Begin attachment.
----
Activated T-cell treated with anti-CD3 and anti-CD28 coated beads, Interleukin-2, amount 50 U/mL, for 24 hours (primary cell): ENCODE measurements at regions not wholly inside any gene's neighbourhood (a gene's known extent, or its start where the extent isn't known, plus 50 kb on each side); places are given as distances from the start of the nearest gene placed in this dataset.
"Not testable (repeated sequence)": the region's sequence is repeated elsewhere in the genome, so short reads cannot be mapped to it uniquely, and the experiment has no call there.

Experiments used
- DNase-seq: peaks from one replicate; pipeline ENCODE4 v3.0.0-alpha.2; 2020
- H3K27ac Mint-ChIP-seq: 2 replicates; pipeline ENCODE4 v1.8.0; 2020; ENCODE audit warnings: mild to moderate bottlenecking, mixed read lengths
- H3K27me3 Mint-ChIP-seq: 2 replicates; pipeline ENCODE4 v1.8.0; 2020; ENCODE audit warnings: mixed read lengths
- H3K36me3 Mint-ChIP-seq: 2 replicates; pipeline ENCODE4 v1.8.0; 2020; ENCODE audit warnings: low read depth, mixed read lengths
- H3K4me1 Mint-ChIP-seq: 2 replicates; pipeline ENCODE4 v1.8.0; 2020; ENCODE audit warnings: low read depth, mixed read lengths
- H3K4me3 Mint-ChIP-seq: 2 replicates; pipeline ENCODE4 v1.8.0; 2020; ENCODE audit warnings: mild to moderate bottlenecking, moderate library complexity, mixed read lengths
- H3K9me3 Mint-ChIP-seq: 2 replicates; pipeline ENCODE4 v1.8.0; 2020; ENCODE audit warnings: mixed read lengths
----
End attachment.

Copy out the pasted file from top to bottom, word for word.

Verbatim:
Activated T-cell treated with anti-CD3 and anti-CD28 coated beads, Interleukin-2, amount 50 U/mL, for 24 hours (primary cell): ENCODE measurements at regions not wholly inside any gene's neighbourhood (a gene's known extent, or its start where the extent isn't known, plus 50 kb on each side); places are given as distances from the start of the nearest gene placed in this dataset.
"Not testable (repeated sequence)": the region's sequence is repeated elsewhere in the genome, so short reads cannot be mapped to it uniquely, and the experiment has no call there.

Experiments used
- DNase-seq: peaks from one replicate; pipeline ENCODE4 v3.0.0-alpha.2; 2020
- H3K27ac Mint-ChIP-seq: 2 replicates; pipeline ENCODE4 v1.8.0; 2020; ENCODE audit warnings: mild to moderate bottlenecking, mixed read lengths
- H3K27me3 Mint-ChIP-seq: 2 replicates; pipeline ENCODE4 v1.8.0; 2020; ENCODE audit warnings: mixed read lengths
- H3K36me3 Mint-ChIP-seq: 2 replicates; pipeline ENCODE4 v1.8.0; 2020; ENCODE audit warnings: low read depth, mixed read lengths
- H3K4me1 Mint-ChIP-seq: 2 replicates; pipeline ENCODE4 v1.8.0; 2020; ENCODE audit warnings: low read depth, mixed read lengths
- H3K4me3 Mint-ChIP-seq: 2 replicates; pipeline ENCODE4 v1.8.0; 2020; ENCODE audit warnings: mild to moderate bottlenecking, moderate library complexity, mixed read lengths
- H3K9me3 Mint-ChIP-seq: 2 replicates; pipeline ENCODE4 v1.8.0; 2020; ENCODE audit warnings: mixed read lengths